Chapter from the novel, "Soul Echoes"

Telling Anna You Love Her the First Time

You're staring.

If she catches you, you'll feel stupid but the way the sun plays tricks crashing through the strands of her hair before it gets to you reminds you of being born.

Somehow you were born to do this. Of all the things to do the world is replete with noble professions. Right now people are performing open heart surgery saving lives otherwise lost. Firemen are reviving victims otherwise dead. Airplane pilots keep hundreds suspended seven miles high so grandmothers can greet their descendents with hugs and birthday balloons.

And you were born to stare at Anna in the sunlight. In the morning.

This is a sacred thing.

She's smart enough not to look. If she catches your eye it all ends but she's merciful so you can do nothing. It's paralysis, for there is nothing else but Anna in the morning, sipping her coffee, poking at pages in a newspaper.

Outside a bird sings and skitters away. Your heart is beating. Your chest expands and contracts as your body does what it needs to, sustaining life, sustaining you.

You are now suspecting what you're afraid to admit. You can't say it to yourself much less her. You try to push it out of your mind but when your mind is empty there's nothing to move.

She glances quickly to where you're sitting at the other corner of the kitchenette in the house nobody can find when she doesn't allow. Cheesy linoleum top. Vinyl seats stick to your thighs, and she adjusts her bathrobe and leans forward so in profile her breast reminds you, diffuses you, evaporates you upon the viscous strands of sunlight that drip from her hair onto the table, the half-empty cups of coffee, your hands that haven't moved, time that has you frozen in jellified air.

Everything is brighter. For once in your life you have a favorite color. A favorite sound. People have told you about things like favorite smells, favorite blankets.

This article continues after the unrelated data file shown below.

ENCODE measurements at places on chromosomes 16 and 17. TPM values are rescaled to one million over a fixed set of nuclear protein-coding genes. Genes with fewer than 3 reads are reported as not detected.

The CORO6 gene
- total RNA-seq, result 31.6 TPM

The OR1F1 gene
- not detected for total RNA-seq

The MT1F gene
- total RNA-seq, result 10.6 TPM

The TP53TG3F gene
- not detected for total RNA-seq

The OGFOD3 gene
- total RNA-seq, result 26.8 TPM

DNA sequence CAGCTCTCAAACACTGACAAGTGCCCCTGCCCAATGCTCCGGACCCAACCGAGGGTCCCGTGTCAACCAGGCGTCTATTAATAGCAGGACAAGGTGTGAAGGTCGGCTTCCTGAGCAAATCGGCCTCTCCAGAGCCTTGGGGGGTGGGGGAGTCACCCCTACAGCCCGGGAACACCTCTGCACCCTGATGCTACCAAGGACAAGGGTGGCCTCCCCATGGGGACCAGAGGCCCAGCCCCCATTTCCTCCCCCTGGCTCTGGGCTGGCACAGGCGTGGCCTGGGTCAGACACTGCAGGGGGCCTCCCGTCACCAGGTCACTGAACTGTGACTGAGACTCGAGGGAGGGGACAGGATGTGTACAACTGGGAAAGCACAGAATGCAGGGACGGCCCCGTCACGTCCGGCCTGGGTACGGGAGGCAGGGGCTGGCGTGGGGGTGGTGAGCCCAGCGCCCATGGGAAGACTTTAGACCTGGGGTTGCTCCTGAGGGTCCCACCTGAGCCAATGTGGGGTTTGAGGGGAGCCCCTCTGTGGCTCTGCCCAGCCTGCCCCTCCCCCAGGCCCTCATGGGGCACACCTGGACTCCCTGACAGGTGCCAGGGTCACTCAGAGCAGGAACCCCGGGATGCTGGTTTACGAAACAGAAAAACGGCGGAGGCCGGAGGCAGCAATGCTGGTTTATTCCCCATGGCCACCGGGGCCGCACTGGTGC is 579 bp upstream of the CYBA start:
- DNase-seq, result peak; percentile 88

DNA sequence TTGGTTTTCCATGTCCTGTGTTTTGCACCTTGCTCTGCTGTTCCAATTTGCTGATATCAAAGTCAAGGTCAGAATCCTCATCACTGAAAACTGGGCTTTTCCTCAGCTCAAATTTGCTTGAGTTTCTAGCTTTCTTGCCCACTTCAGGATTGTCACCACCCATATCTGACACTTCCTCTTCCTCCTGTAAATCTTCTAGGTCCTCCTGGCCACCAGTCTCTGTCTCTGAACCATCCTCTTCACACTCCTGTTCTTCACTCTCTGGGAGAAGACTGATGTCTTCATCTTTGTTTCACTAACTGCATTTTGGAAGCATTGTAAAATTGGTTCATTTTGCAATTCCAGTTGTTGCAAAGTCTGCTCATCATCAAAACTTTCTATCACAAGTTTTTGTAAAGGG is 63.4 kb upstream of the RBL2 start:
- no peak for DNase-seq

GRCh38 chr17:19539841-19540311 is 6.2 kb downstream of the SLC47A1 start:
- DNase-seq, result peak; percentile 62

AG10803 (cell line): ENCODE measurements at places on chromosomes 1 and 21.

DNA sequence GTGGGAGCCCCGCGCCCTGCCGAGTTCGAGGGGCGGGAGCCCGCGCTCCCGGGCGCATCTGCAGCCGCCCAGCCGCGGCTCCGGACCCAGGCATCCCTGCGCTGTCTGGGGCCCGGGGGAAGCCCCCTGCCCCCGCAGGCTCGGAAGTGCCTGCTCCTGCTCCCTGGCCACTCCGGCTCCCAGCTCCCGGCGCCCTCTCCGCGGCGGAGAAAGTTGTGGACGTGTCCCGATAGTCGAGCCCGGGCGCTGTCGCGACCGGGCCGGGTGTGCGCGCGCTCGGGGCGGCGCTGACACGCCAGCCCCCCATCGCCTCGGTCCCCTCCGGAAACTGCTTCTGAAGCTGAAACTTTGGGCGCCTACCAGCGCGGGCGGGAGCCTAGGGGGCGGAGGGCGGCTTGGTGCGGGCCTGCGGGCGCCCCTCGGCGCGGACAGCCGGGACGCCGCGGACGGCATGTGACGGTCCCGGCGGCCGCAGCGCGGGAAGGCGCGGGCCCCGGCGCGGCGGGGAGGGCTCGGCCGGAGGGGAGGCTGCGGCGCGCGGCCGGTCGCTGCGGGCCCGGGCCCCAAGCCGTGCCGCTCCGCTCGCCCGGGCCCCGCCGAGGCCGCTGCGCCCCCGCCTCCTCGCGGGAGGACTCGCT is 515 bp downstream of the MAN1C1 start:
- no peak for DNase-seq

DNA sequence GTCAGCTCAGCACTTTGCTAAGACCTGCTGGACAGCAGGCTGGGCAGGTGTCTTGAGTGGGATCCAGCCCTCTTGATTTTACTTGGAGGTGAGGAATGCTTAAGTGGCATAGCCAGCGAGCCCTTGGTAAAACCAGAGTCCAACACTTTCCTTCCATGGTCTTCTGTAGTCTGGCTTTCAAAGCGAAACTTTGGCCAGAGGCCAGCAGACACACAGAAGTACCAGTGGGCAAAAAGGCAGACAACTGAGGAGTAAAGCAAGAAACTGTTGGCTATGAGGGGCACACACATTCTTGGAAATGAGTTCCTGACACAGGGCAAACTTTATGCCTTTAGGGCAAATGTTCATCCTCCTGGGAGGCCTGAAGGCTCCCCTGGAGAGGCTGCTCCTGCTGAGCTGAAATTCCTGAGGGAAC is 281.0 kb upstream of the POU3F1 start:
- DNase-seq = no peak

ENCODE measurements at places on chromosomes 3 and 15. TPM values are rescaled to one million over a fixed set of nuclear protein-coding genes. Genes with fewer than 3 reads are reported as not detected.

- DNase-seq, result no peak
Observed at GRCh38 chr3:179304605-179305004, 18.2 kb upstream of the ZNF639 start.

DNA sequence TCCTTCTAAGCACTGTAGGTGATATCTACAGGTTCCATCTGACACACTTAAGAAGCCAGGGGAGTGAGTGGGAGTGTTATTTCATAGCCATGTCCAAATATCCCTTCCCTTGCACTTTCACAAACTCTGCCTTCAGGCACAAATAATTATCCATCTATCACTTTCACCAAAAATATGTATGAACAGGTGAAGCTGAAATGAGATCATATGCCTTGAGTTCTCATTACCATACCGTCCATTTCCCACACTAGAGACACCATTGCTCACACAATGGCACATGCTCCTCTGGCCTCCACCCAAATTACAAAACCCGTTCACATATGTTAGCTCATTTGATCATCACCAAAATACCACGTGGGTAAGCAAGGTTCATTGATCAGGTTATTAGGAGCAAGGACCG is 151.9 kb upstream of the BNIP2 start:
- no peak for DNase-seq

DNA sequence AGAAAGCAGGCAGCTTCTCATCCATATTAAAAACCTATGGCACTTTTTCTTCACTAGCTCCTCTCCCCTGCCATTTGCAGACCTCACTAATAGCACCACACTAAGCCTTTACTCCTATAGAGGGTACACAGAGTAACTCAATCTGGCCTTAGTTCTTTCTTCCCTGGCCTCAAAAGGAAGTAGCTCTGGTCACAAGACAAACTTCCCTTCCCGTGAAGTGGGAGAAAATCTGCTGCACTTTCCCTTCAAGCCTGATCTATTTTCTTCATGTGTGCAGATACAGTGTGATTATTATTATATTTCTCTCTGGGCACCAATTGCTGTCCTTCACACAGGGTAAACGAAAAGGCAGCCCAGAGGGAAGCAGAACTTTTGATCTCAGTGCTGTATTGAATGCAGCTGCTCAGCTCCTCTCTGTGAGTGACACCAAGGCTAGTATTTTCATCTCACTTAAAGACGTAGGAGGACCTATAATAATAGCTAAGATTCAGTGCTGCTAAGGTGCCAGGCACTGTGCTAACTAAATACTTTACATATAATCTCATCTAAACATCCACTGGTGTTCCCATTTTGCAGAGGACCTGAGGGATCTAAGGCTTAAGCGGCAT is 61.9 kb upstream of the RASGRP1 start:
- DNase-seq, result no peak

Now you know what they meant.

And you wipe at an eye in a feeble attempt to regain control. Maybe you're still sleeping and you need to wake up. But the only reason you're here is you know you woke up alone, felt the dent in her pillow and followed the scent, sat down silently, and she poured you a cup of coffee and sat in the sun and set to creating daytime.

"What?" she says, smiling, looking away. In that one word you feel there isn't anything you could have imagined she couldn't already know.

"I had a dream last night," you say.

She waits until the words waft like tea steam clouds and blow away on the springtime breeze, out of the kitchen nook, through the screen, into the world. Now you know that every word you say winds up in the world. Outside they're felt by everything.

"What about?" she says, and pushes the paper away. Her eyes are deep brown, a color God must have thought of when he was building mountains and strong horses.

You speak, mostly hear yourself speak as if the ideas themselves can make your mouth move.

"I came right in here. I got up out of bed and sat down right where I am now," you say, remembering the dream as if it were the trip you took to the grocery store yesterday.